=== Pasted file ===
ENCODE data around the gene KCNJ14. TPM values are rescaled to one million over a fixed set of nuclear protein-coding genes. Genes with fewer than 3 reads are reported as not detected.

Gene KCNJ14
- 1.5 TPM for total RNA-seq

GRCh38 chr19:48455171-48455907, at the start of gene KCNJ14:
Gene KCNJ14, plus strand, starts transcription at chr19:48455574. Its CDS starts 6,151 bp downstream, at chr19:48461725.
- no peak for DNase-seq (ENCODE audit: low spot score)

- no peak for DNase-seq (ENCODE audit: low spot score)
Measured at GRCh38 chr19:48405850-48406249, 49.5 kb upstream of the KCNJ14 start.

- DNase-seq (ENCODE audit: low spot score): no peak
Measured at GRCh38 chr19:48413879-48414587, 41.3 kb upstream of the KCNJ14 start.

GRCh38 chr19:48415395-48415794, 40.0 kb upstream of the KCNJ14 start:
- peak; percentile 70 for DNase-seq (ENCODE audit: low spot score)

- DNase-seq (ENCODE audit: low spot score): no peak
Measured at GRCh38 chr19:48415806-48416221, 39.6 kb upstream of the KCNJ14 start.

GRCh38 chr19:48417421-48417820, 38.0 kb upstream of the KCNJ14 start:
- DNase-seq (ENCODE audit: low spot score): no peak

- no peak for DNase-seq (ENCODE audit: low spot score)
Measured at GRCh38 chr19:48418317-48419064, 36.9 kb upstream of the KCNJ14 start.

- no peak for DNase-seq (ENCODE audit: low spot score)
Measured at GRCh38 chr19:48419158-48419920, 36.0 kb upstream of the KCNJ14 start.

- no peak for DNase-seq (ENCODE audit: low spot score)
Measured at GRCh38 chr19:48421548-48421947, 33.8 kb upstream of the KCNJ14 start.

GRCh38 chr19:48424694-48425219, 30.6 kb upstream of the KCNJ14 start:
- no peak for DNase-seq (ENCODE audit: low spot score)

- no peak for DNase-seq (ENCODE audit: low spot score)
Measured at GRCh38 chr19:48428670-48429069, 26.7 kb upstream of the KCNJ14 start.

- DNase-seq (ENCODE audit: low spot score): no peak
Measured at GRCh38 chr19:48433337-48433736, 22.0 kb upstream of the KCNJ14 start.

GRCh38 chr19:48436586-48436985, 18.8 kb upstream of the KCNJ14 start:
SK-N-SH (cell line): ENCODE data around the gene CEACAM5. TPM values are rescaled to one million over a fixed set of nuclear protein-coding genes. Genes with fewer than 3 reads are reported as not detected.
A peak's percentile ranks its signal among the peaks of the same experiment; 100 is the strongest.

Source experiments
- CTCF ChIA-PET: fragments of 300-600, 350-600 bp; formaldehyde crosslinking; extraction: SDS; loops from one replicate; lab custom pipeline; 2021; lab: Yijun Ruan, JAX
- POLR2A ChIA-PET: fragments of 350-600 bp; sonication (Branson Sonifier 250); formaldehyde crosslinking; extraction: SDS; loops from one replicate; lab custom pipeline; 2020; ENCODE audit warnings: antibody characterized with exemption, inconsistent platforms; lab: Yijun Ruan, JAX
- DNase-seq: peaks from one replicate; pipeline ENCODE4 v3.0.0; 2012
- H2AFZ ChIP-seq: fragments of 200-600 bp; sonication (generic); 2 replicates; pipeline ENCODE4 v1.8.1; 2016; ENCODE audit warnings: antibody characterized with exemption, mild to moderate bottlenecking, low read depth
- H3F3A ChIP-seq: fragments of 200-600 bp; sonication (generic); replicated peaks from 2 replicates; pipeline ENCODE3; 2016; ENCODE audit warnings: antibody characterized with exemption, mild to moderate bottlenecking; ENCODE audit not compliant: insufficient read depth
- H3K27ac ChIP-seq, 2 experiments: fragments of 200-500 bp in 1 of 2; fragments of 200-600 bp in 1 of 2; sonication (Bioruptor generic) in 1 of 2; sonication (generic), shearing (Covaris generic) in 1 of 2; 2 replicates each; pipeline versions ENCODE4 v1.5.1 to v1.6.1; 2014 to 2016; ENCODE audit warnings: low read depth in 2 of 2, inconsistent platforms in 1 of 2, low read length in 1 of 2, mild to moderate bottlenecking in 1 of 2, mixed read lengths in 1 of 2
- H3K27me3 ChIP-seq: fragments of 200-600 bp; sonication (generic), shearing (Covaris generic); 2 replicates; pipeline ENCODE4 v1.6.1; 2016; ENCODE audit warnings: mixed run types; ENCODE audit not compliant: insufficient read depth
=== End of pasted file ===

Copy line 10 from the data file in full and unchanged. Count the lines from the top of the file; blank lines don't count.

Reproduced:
Measured at GRCh38 chr19:48413879-48414587, 41.3 kb upstream of the KCNJ14 start.